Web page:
And if what you build doesn't provide value to others, all the growth hacks in the world aren't going to help you.


Getting attention for your products, services, content, etc is a tricky one, but I think the main thing is make sure people know what you're selling. You'd be SHOCKED to find out how many customers are lost simply because they don't know what they'll gain by buying your product.

I am reading the book Building a StoryBrand by Donald Miller, and it's been fascinating to me. He compares your marketing copy to telling a story where your customer is the hero and you're the guide. I won't give too much away, but I really think if a customer goes to your website and is confused about what you do, that's something that can be cleared up right away to improve sales.


My friend Kelly Miller (haha I didn't even realize they had the same last name) just launched her ebook about this too on product hunt if you want to check it out :).



Thats quite clever. Pretty much make your customer feel they are righting a wrong in the world by purchasing what you're selling? I never thought of it that way. Certainly enlightening though!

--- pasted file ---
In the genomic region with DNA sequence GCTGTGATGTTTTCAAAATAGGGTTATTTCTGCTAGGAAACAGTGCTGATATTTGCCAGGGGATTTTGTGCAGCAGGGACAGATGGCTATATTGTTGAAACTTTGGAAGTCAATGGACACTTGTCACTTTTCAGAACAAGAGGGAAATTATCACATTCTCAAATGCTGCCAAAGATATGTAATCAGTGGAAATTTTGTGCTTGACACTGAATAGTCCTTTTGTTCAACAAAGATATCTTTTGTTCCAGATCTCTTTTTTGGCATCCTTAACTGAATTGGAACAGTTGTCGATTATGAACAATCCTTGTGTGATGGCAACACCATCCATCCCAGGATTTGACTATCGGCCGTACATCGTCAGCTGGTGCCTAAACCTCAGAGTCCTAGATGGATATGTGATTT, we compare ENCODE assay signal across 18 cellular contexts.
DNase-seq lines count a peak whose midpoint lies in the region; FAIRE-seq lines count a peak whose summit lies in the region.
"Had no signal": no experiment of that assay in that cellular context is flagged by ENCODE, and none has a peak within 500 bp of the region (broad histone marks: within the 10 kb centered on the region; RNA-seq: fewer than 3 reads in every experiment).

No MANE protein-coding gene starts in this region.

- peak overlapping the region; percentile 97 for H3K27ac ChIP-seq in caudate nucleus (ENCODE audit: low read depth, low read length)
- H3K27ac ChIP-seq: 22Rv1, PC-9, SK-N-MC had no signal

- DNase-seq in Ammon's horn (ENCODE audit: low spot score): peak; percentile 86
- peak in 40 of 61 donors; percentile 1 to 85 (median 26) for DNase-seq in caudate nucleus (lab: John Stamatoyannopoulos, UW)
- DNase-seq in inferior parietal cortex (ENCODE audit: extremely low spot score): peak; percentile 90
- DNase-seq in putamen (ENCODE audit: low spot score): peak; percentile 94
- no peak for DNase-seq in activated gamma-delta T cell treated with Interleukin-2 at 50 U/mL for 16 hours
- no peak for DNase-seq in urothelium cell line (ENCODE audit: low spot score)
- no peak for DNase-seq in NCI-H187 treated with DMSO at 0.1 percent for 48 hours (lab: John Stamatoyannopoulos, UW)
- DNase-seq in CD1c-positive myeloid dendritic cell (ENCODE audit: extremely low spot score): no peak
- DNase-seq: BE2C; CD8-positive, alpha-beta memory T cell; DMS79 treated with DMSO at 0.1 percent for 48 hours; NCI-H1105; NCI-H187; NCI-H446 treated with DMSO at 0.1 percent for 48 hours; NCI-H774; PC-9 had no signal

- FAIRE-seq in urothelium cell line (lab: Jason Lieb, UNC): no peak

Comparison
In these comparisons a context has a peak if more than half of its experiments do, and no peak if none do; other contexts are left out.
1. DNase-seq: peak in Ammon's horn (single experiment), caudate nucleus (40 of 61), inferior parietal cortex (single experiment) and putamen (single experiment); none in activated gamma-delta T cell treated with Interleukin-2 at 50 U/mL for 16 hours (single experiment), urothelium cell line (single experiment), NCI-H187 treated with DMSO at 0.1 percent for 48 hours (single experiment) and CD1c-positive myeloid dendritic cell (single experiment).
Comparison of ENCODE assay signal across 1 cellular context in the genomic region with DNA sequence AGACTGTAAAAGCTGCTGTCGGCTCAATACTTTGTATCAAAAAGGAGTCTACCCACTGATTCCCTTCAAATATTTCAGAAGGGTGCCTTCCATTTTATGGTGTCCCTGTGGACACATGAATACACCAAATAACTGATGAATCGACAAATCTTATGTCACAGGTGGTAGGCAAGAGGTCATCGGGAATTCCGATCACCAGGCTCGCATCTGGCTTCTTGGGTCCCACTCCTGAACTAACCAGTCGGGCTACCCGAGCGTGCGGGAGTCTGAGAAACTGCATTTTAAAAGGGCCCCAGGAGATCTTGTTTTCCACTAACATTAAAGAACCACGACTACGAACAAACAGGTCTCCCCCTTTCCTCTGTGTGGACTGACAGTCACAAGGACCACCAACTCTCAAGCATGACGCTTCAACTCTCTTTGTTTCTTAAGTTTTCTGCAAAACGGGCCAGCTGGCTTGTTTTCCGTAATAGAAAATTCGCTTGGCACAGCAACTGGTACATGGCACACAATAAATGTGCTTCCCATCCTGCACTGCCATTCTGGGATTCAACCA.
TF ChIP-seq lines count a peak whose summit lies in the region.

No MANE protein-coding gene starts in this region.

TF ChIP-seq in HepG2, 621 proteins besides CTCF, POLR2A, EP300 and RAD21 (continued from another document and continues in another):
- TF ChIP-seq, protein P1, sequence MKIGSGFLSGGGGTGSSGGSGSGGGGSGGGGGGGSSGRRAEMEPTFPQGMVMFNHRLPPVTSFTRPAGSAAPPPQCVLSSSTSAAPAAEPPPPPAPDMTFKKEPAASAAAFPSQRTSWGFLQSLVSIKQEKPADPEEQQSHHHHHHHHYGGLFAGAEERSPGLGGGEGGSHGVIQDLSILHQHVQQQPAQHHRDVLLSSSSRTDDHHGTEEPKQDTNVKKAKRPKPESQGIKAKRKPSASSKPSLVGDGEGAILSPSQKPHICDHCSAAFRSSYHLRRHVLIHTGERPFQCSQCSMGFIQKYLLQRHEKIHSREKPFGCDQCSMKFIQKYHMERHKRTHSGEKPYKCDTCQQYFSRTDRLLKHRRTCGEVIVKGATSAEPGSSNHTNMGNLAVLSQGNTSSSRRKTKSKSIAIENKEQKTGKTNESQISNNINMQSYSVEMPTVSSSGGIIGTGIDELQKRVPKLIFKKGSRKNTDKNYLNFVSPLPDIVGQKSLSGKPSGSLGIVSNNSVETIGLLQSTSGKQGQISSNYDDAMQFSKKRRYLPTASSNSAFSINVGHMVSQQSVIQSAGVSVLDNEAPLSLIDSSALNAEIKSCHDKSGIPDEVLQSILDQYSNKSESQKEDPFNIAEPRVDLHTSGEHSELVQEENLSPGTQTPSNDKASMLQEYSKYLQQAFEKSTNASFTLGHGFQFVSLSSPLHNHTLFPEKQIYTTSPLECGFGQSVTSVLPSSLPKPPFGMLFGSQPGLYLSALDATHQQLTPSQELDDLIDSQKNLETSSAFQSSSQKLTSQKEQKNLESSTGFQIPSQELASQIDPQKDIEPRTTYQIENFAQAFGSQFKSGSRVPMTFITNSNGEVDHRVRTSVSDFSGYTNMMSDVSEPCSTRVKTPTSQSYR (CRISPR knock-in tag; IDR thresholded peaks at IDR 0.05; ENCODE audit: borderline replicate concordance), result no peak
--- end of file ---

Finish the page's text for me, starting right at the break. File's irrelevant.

So I wanna rephrase that. My target audience isn't one I want to convince that they need my product. I want them to be already interested but they need to know why it will help them be the hero. :)

So wait, what I am hearing is, that in order to write good advertising copy, I must channel my inner Gandalf? 😱 WHY HAS NOBODY EXPLAINED THIS TO ME BEFORE?!?


So the first question that I had reading your query was "What is his product?". Considering that there are no universal solutions. It would be good to give a description of your product. Maybe someone will give you a concrete advice.


Well, at this point, I build websites and apps. My real strength was building web scrapers and web automation tools for awhile. But with GDPR in Europe and the Facebook scandals about collecting people's data without them knowing, I have really shied away from that. Even then, I didn't get much interest in those. The few people that reached out to me seemed to think they were a great idea, but ultimately didn't really care to implement them. I should also say that I used to build scrapers primarily for lead gen purposes for marketing folks. I would love to build data aggregation tools and web scrapers, but if I cannot even drive people to want me to build a simple website for them, how could I possibly get folks interesting in more specialized things?